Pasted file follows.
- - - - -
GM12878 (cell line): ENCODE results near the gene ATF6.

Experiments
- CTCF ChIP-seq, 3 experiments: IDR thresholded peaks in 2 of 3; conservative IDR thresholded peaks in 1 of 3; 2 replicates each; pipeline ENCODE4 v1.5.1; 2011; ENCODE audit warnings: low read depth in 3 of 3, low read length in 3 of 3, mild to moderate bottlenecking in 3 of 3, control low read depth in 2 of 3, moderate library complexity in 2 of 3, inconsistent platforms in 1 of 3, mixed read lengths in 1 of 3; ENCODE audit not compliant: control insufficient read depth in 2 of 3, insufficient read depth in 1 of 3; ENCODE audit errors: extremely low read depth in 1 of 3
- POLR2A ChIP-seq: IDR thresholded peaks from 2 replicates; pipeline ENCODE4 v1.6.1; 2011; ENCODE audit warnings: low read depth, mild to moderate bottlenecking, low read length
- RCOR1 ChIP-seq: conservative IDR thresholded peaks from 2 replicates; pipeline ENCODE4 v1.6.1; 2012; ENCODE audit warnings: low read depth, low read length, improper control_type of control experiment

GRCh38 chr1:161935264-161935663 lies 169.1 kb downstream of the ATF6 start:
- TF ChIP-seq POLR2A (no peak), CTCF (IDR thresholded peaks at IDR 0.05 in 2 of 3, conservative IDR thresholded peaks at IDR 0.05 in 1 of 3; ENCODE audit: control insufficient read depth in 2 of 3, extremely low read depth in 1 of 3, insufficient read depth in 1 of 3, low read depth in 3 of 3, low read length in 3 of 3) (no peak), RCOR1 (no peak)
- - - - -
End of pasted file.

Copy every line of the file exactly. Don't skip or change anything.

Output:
GM12878 (cell line): ENCODE results near the gene ATF6.

Experiments
- CTCF ChIP-seq, 3 experiments: IDR thresholded peaks in 2 of 3; conservative IDR thresholded peaks in 1 of 3; 2 replicates each; pipeline ENCODE4 v1.5.1; 2011; ENCODE audit warnings: low read depth in 3 of 3, low read length in 3 of 3, mild to moderate bottlenecking in 3 of 3, control low read depth in 2 of 3, moderate library complexity in 2 of 3, inconsistent platforms in 1 of 3, mixed read lengths in 1 of 3; ENCODE audit not compliant: control insufficient read depth in 2 of 3, insufficient read depth in 1 of 3; ENCODE audit errors: extremely low read depth in 1 of 3
- POLR2A ChIP-seq: IDR thresholded peaks from 2 replicates; pipeline ENCODE4 v1.6.1; 2011; ENCODE audit warnings: low read depth, mild to moderate bottlenecking, low read length
- RCOR1 ChIP-seq: conservative IDR thresholded peaks from 2 replicates; pipeline ENCODE4 v1.6.1; 2012; ENCODE audit warnings: low read depth, low read length, improper control_type of control experiment

GRCh38 chr1:161935264-161935663 lies 169.1 kb downstream of the ATF6 start:
- TF ChIP-seq POLR2A (no peak), CTCF (IDR thresholded peaks at IDR 0.05 in 2 of 3, conservative IDR thresholded peaks at IDR 0.05 in 1 of 3; ENCODE audit: control insufficient read depth in 2 of 3, extremely low read depth in 1 of 3, insufficient read depth in 1 of 3, low read depth in 3 of 3, low read length in 3 of 3) (no peak), RCOR1 (no peak)